Blackman says he’d like to see the province do what Alberta and Manitoba have done and provide incentives for homeowners to invest in solar energy. “The costs are coming down, and solar energy is improving.” Although, locally Blackman says there’s still a lot of work to do on just raising awareness. “We have over 700 members now, which is great, but still, it’s a drop in the bucket compared to the overall population of Squamish.”
His organization is not strictly about promoting solar energy, Blackman is pushing for more electric charge stations for cars, saying without the infrastructure in place, electric car sales will be limited. “It’s a bit of a chicken and egg thing.”
According to Blackman, electric cars are five times more efficient than internal combustion engines.
A gallon of gas holds 30 kilowatts of electricity, and an electric car can get roughly 110 miles on 30 kilowatts, he says.
“There’s a bit of a bottleneck in battery technology, but really disruptive battery technology is five to 10 years away,” he said.
“When that happens why would you buy anything but an electric car? So in terms of infrastructure, we want to be ahead of that.”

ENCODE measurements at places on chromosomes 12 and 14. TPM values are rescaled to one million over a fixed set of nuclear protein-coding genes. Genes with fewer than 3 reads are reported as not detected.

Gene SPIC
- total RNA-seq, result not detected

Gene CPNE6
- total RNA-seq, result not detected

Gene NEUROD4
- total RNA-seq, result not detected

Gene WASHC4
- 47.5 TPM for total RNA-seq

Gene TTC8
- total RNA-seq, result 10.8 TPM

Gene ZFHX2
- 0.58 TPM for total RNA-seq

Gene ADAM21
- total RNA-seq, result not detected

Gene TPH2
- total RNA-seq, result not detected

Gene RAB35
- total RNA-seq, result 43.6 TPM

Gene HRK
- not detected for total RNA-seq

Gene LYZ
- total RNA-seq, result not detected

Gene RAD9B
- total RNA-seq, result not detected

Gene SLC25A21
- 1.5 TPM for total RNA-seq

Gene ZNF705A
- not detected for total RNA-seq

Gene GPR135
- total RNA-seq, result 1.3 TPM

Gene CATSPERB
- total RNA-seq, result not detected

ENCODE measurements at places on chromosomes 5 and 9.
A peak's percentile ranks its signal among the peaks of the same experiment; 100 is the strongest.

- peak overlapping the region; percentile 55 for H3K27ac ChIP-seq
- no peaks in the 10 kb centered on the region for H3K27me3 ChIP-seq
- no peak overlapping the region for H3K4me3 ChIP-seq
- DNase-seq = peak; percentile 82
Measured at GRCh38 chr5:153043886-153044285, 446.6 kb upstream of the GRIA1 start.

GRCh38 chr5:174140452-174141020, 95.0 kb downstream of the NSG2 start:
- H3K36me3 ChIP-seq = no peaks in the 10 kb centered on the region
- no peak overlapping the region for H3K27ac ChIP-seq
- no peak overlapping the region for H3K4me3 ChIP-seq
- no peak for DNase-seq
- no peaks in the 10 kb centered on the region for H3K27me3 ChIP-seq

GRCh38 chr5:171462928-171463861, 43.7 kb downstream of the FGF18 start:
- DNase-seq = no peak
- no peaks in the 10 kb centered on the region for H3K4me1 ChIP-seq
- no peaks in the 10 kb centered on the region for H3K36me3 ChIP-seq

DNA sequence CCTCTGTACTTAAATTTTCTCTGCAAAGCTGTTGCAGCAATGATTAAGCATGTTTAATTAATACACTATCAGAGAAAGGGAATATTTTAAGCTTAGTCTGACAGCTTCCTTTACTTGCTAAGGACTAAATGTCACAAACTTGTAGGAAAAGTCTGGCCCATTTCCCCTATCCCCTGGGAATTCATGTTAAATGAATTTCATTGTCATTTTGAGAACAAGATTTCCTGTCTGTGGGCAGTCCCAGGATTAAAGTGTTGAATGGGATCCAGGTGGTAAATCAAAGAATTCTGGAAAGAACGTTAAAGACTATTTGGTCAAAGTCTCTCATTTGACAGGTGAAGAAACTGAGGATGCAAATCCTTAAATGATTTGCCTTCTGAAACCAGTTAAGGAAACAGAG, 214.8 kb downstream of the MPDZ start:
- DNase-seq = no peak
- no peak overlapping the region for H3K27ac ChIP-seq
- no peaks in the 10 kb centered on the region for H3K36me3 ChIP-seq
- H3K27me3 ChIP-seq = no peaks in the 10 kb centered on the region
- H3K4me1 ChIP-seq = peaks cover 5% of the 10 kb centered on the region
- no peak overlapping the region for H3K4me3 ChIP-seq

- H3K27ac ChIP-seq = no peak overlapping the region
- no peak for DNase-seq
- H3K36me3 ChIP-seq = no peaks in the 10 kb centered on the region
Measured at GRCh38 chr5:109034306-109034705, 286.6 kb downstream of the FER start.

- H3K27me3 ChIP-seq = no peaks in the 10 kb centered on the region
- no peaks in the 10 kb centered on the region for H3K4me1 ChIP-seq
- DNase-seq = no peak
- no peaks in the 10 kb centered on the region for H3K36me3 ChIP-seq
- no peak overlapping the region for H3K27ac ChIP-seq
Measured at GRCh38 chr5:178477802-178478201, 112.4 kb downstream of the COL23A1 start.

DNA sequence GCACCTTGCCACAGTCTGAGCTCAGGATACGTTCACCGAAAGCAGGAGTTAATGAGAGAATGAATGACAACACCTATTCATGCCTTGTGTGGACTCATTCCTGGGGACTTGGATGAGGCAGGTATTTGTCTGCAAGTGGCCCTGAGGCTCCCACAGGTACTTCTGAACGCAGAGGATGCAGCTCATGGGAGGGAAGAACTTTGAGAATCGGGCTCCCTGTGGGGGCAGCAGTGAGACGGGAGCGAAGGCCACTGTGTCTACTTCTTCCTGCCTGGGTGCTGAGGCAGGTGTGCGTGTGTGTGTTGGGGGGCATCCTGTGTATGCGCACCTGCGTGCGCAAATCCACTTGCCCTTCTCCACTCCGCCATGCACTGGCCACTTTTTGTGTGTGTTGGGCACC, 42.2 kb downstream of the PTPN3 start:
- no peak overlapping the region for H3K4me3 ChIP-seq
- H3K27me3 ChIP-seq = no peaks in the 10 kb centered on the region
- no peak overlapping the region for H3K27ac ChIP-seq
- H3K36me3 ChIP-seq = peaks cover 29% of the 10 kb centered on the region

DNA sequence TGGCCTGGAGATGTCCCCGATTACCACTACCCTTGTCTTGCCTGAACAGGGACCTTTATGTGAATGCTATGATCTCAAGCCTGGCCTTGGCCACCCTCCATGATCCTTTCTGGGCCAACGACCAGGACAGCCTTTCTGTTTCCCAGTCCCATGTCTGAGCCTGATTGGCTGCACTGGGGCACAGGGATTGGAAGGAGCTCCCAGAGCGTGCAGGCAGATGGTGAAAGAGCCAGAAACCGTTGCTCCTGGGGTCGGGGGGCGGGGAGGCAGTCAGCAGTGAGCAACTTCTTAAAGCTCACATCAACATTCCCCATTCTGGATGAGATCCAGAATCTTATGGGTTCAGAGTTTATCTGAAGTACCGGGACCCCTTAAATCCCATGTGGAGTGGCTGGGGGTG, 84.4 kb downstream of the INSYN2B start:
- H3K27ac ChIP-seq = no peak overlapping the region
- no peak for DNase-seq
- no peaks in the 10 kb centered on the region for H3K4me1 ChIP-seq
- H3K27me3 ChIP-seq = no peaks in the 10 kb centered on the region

Eric Andersen, of the environmental group, Squamish CAN, agrees that other jurisdictions are making much greater progress in promoting electric cars, but he feels the push for electric vehicles will mainly come about organically as gas prices rise.
Although, as he says, getting people to Whistler and Vancouver continues to be the most significant source of carbon, a comprehensive transportation strategy, still seems elusive.
“We [Squamish Can] participate with the Chamber, the District and others on transportation strategy, and we recently had a presentation from Squamish Commuter Service to get information on the challenges they face,” he said.
On the other hand, says Anderson, there is a lot of positive work being done locally on residential and commercial uses of energy.